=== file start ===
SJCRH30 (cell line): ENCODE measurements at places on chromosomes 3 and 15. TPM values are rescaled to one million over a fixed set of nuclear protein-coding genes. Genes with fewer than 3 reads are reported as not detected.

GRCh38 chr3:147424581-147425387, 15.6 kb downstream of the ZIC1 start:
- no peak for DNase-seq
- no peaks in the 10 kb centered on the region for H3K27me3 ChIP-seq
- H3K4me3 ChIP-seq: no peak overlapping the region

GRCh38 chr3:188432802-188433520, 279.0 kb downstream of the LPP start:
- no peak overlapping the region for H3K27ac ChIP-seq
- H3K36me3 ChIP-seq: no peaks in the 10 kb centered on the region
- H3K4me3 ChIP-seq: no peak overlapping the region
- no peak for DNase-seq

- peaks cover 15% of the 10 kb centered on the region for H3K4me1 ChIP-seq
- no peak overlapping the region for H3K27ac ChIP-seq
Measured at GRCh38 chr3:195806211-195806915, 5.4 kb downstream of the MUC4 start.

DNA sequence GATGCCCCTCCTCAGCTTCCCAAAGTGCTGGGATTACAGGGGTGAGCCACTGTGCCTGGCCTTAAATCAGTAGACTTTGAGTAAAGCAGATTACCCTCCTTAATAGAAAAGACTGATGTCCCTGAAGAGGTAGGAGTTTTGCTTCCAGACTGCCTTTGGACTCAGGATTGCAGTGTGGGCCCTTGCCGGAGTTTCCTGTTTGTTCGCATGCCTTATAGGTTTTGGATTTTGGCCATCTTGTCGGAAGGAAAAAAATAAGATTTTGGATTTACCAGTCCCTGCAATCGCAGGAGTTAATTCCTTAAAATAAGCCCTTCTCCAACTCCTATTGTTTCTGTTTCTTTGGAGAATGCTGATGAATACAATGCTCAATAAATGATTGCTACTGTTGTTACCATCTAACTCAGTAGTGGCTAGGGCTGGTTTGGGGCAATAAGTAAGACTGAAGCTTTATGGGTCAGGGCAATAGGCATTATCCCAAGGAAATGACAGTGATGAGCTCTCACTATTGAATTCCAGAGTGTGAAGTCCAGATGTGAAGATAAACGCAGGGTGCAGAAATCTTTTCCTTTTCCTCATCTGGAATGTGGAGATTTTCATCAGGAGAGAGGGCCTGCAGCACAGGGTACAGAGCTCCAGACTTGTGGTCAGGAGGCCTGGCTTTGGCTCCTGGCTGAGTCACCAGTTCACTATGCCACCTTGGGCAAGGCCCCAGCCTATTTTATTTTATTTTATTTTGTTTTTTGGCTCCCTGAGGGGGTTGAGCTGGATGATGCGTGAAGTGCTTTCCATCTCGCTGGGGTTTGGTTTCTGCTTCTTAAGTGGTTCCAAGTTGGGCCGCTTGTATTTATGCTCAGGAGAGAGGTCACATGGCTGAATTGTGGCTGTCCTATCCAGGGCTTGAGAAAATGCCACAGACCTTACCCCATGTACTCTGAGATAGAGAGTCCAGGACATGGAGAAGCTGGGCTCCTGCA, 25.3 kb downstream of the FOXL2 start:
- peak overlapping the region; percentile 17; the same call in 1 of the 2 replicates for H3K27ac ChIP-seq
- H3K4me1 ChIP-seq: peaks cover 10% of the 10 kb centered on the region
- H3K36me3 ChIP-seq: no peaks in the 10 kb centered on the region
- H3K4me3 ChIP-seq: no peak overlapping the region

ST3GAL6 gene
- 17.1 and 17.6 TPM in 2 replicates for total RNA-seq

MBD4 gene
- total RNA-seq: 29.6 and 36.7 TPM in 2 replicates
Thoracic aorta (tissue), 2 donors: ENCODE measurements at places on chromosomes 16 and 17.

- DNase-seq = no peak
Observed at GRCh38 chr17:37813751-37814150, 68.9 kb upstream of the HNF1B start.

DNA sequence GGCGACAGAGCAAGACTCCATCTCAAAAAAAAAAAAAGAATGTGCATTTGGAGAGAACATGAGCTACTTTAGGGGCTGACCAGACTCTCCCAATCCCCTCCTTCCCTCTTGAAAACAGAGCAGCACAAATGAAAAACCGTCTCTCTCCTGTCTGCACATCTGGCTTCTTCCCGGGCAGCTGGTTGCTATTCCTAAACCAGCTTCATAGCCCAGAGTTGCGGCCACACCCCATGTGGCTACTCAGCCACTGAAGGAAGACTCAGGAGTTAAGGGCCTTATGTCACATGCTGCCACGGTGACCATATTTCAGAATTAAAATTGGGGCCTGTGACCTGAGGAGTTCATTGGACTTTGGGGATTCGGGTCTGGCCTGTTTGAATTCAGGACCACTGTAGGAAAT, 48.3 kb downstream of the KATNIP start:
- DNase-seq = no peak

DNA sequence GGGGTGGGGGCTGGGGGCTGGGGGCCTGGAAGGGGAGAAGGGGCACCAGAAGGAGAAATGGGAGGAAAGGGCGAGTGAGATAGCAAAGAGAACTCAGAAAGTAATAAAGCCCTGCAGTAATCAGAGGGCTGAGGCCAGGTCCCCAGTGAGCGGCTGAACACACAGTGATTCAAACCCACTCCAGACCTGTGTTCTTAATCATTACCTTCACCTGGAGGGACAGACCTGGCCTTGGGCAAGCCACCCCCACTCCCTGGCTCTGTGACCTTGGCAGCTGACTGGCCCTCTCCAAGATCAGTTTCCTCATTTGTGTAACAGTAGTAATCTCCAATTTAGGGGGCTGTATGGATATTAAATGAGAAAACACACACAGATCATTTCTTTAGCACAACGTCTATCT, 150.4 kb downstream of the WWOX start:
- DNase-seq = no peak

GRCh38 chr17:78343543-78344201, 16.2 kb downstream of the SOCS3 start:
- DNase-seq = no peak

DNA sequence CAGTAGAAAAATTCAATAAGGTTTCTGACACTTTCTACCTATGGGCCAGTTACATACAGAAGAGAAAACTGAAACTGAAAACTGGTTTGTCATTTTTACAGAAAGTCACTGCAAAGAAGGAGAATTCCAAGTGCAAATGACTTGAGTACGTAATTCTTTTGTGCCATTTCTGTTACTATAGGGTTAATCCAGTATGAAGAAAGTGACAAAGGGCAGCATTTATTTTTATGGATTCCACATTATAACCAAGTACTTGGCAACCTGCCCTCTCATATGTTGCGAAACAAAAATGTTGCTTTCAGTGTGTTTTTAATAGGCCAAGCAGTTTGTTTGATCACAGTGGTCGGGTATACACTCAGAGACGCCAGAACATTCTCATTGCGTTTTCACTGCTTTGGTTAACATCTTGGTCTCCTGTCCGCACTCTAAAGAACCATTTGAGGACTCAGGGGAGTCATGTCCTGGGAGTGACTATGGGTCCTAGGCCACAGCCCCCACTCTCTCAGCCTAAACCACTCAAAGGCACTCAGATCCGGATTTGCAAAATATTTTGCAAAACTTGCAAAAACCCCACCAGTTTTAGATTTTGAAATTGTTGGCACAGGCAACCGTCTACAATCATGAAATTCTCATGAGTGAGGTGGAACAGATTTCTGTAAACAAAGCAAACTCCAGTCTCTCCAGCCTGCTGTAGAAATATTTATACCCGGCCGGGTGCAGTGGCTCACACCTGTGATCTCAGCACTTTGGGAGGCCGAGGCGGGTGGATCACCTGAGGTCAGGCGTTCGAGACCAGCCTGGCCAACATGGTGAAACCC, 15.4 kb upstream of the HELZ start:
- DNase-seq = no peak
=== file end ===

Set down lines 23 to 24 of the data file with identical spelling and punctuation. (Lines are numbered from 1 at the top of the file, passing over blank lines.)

Thoracic aorta (tissue), 2 donors: ENCODE measurements at places on chromosomes 16 and 17.

- DNase-seq = no peak